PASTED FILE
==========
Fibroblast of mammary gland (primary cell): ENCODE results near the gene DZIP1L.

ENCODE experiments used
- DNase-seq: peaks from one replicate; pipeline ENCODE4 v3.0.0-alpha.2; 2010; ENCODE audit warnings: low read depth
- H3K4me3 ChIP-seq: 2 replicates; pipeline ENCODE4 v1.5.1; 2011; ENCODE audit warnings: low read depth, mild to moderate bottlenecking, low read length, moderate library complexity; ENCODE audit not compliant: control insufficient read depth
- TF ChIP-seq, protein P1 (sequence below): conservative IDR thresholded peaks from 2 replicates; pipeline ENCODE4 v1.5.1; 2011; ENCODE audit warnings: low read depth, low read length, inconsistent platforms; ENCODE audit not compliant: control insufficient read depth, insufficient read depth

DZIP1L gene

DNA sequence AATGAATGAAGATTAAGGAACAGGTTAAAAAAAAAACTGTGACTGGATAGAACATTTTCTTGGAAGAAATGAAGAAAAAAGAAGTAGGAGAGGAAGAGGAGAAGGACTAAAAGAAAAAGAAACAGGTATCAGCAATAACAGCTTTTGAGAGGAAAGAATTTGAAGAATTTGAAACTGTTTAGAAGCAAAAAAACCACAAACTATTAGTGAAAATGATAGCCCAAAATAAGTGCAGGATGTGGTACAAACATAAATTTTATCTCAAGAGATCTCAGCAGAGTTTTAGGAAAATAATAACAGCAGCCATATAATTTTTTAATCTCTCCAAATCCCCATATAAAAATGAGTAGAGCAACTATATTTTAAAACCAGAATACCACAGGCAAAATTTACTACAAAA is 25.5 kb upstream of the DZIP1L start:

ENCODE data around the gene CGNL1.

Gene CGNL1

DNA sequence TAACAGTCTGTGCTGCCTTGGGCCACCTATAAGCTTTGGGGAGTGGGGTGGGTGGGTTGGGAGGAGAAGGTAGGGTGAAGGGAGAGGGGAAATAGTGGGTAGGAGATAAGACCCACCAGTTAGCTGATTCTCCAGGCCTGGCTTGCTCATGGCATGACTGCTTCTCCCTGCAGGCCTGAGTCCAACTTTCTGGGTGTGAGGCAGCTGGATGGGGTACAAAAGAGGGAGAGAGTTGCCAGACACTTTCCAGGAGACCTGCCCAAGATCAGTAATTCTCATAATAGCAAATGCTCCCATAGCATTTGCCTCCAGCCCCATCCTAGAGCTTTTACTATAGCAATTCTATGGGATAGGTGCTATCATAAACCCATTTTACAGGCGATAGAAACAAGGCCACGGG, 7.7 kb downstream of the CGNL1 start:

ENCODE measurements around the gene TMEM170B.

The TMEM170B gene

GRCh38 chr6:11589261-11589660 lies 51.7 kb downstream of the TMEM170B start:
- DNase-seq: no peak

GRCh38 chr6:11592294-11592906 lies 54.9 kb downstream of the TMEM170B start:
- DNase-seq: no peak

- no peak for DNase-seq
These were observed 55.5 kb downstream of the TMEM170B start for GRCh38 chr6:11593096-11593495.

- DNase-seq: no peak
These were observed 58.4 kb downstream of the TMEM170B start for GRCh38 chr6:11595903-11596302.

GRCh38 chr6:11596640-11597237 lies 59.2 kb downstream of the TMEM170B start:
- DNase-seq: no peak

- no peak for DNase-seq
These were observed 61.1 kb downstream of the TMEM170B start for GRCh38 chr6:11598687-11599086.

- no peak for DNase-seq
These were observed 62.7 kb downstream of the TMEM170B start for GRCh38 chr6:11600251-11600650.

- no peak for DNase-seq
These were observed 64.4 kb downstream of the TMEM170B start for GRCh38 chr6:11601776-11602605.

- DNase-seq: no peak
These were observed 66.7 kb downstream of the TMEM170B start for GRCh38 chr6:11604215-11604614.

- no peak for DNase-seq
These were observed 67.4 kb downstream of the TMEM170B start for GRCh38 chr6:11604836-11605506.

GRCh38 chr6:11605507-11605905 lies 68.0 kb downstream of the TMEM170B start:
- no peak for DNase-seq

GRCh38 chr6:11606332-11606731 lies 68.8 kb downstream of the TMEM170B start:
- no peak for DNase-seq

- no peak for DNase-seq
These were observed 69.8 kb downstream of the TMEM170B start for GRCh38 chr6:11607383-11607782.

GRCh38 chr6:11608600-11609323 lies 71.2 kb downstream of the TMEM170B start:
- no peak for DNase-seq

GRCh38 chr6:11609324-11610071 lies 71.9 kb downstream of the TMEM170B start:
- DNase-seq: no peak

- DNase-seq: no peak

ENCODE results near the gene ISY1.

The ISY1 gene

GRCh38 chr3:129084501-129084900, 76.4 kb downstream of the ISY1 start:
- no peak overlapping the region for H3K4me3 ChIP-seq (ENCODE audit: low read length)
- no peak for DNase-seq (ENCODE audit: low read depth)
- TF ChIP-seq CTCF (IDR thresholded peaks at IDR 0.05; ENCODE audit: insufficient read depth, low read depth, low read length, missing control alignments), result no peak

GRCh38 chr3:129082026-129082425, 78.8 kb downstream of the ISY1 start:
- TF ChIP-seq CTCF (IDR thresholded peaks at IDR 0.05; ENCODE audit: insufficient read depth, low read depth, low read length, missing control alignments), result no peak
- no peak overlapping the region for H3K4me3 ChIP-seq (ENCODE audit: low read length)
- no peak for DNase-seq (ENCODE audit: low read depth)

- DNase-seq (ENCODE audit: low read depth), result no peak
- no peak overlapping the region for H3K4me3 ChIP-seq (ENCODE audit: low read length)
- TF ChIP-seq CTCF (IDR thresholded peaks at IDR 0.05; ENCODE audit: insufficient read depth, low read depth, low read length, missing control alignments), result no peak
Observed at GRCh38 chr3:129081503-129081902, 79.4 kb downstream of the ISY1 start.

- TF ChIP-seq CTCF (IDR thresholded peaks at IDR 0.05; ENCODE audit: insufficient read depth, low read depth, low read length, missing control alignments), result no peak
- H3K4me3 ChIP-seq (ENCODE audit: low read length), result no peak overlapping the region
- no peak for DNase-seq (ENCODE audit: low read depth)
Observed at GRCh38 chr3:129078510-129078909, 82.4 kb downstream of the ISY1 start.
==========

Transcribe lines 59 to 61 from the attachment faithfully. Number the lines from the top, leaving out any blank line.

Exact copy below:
- H3K4me3 ChIP-seq (ENCODE audit: low read length), result no peak overlapping the region
- no peak for DNase-seq (ENCODE audit: low read depth)
Observed at GRCh38 chr3:129078510-129078909, 82.4 kb downstream of the ISY1 start.